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A week with AOL's new Project Phoenix mail

AOL Project Phoenix Email
As a someone who's been using Gmail since the invites actually meant something, I've become quite comfortable with my inbox. While it's not the most widely-used webmail app around, Gmail has set the bar for geeky features pretty high -- and those features are what keep me coming back. So how does AOL's newly revamped mail app (codenamed Project Phoenix) stack up? I was pleasantly surprised.

Yes, AOL is Download Squad's parent company -- but that doesn't mean I'm going to automatically love every app they develop. Phoenix, however, is really good. It's got a few features that I wish Gmail offered -- like a tabbed interface, quick compose (more on this later), a look reminiscent of native desktop apps, and integrated social network updating via Lifestream. It's also dead simple to connect accounts from other services such as Gmail and Windows Live.

Step one after setting up my account was to import my Gmail address book. It's got all my contacts from the past five or six years, and I'm pretty much lost without it. Phoenix uses Trueswitch to handle the heavy lifting, and the import process was mostly smooth. I did end up with some duplicates, and some imported phone and email for the same person as two separate contacts. Duplicates aside, with my address book now on board I was ready to begin sending messages.

For me, the Phoenix quick compose box might be its best feature. With all the text messaging and status updating I've been doing in recent years, I've grown accustomed to sending shorter notes. I don't need a full-sized compose window for many of my messages, and Phoenix makes it easy to fire off a quick "Hey Sebastian, let's run this post at noon" without leaving my inbox. Quick compose isn't just for emails, either -- you can also send SMS and AIM instant messages, and post status updates via AOL Lifestream.

Phoenix offers quick compose for replies, too. Hover over any message in your inbox, and icons to delete or reply appear. Click reply, and the compose box slides in below. You can also choose to display your inbox three ways: compact view (subject only), expanded view (subject + first 130 or so characters), and a reading pane (which displays the full message when you click any subject).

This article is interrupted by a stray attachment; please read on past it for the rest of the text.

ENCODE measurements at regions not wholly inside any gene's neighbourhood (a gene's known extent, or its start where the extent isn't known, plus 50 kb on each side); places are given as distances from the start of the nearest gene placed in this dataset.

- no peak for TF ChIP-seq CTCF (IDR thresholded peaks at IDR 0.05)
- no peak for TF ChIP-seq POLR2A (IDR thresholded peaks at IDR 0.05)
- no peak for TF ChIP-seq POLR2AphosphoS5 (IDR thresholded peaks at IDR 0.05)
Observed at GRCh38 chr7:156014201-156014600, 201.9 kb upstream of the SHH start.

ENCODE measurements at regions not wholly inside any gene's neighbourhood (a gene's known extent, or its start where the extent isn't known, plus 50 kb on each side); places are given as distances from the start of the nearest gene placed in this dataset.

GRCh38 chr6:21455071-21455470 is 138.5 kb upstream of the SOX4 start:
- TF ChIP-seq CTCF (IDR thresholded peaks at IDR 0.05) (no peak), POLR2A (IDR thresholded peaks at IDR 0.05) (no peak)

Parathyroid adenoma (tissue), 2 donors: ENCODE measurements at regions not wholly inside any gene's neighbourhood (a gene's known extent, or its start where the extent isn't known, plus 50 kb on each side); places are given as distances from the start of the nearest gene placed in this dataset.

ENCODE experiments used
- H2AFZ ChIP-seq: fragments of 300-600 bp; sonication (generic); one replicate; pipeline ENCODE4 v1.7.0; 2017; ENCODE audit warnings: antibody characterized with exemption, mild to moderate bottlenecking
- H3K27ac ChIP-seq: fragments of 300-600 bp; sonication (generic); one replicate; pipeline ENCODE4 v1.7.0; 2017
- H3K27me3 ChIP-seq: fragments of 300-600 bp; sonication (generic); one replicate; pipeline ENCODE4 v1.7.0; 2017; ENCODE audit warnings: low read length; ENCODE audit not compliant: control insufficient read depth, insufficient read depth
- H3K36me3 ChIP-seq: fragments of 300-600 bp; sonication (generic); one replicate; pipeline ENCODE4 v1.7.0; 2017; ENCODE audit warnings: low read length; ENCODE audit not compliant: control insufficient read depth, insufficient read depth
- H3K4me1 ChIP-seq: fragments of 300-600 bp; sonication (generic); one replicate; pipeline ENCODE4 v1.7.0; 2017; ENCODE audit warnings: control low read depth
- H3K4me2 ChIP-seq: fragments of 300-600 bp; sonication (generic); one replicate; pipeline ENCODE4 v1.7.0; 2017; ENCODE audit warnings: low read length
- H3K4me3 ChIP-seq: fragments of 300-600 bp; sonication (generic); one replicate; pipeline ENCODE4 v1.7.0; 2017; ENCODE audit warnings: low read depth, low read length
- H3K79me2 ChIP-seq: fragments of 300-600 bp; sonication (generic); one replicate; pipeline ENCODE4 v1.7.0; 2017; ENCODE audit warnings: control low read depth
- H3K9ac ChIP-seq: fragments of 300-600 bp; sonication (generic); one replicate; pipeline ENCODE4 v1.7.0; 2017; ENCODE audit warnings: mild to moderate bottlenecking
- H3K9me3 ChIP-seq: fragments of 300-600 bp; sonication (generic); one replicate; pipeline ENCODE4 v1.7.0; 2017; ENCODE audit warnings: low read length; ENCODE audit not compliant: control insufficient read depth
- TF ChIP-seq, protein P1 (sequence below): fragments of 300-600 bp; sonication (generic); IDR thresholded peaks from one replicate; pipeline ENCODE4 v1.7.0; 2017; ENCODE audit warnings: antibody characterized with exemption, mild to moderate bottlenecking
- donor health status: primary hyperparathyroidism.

As with other webmail apps, Phoenix integrates instant messaging. Right now only AIM contacts are supported -- which mostly makes sense, since this is an AOL app. AIM Express, however, supports Facebook chat as well. It's only just arrived in AIM Express, so perhaps it will make the jump to Phoenix soon. Being able to chat with Facebook contacts would be a huge plus.

Integrating multiple inboxes is a breeze in Phoenix, and an update this week has greatly improved access to Gmail. Replies are automatically sent from the account which received the original message, though you're free to select one of your other from: addresses if you like.

Like Gmail, Phoenix lets you star important messages and save to folders, though you can only assign a message to one folder. There's also a nice sidebar which displays any attachments -- like the pictures you see above. Click an image to view it, and a lightbox-style viewer appears in the middle of the window. Hover the image, and forward and back buttons appear so you can cycle to the next or previous image.

The sidebar also gets used to display other messages in a conversation thread. I find it slightly nicer than Gmail's way of displaying messages in a thread, since it doesn't take up any vertical space but still shows the first sentence or two of each message.

Phoenix supports filters as well, though it's not a smooth experience at the moment. To set filters up, you're redirected to the setup page at the current AOL Mail Web app. All the filtering options you'd expect from a good mail app are there -- sender, recipient, CC, BCC, and subject and body keywords. You can also configure a filter to send alerts via AIM or SMS when a filter is triggered by a new email.

Right now, Phoenix is a very nice update to AOL mail -- which is admittedly pretty darn good in its current incarnation. It's got a lot going for it, from its native app looks to its quick messaging and social networking features. With some additional polish to features like filters and instant messaging, Phoenix will be a very interesting alternative to Gmail, Hotmail, and other webmail apps.

Phoenix is currently invite only, so request one on this page if you'd like to get early access.

Tags: aol, apps, email, gmail, hotmail, phoenix, web, webmail